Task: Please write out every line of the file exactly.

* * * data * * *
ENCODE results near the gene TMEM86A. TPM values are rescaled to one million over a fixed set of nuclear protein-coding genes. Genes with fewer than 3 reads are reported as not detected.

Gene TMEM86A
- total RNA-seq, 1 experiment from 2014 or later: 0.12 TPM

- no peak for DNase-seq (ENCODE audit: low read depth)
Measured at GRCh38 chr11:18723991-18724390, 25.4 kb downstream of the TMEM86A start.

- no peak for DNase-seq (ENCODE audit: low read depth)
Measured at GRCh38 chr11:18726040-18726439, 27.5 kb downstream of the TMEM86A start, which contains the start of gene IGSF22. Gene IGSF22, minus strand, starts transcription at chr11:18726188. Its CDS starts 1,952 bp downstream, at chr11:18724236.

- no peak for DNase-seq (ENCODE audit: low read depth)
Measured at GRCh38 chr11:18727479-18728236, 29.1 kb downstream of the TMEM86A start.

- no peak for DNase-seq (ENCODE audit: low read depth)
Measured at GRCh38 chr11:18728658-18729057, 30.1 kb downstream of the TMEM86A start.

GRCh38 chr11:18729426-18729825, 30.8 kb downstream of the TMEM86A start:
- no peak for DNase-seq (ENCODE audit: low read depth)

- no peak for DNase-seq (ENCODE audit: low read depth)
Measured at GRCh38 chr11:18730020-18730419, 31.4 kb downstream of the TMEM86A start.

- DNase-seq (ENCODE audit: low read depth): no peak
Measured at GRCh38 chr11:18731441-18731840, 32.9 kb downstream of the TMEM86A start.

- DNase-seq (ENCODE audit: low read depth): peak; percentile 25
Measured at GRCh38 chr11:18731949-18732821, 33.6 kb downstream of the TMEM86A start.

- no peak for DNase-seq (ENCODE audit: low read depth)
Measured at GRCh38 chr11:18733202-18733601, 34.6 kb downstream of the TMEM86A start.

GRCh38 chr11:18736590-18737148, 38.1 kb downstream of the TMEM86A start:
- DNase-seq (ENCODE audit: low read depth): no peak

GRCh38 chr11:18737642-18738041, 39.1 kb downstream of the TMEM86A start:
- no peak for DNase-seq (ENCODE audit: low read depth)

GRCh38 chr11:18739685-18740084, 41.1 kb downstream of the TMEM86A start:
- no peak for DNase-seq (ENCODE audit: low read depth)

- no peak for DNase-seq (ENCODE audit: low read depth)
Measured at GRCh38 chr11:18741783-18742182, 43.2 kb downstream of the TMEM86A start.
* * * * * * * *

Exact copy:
ENCODE results near the gene TMEM86A. TPM values are rescaled to one million over a fixed set of nuclear protein-coding genes. Genes with fewer than 3 reads are reported as not detected.

Gene TMEM86A
- total RNA-seq, 1 experiment from 2014 or later: 0.12 TPM

- no peak for DNase-seq (ENCODE audit: low read depth)
Measured at GRCh38 chr11:18723991-18724390, 25.4 kb downstream of the TMEM86A start.

- no peak for DNase-seq (ENCODE audit: low read depth)
Measured at GRCh38 chr11:18726040-18726439, 27.5 kb downstream of the TMEM86A start, which contains the start of gene IGSF22. Gene IGSF22, minus strand, starts transcription at chr11:18726188. Its CDS starts 1,952 bp downstream, at chr11:18724236.

- no peak for DNase-seq (ENCODE audit: low read depth)
Measured at GRCh38 chr11:18727479-18728236, 29.1 kb downstream of the TMEM86A start.

- no peak for DNase-seq (ENCODE audit: low read depth)
Measured at GRCh38 chr11:18728658-18729057, 30.1 kb downstream of the TMEM86A start.

GRCh38 chr11:18729426-18729825, 30.8 kb downstream of the TMEM86A start:
- no peak for DNase-seq (ENCODE audit: low read depth)

- no peak for DNase-seq (ENCODE audit: low read depth)
Measured at GRCh38 chr11:18730020-18730419, 31.4 kb downstream of the TMEM86A start.

- DNase-seq (ENCODE audit: low read depth): no peak
Measured at GRCh38 chr11:18731441-18731840, 32.9 kb downstream of the TMEM86A start.

- DNase-seq (ENCODE audit: low read depth): peak; percentile 25
Measured at GRCh38 chr11:18731949-18732821, 33.6 kb downstream of the TMEM86A start.

- no peak for DNase-seq (ENCODE audit: low read depth)
Measured at GRCh38 chr11:18733202-18733601, 34.6 kb downstream of the TMEM86A start.

GRCh38 chr11:18736590-18737148, 38.1 kb downstream of the TMEM86A start:
- DNase-seq (ENCODE audit: low read depth): no peak

GRCh38 chr11:18737642-18738041, 39.1 kb downstream of the TMEM86A start:
- no peak for DNase-seq (ENCODE audit: low read depth)

GRCh38 chr11:18739685-18740084, 41.1 kb downstream of the TMEM86A start:
- no peak for DNase-seq (ENCODE audit: low read depth)

- no peak for DNase-seq (ENCODE audit: low read depth)
Measured at GRCh38 chr11:18741783-18742182, 43.2 kb downstream of the TMEM86A start.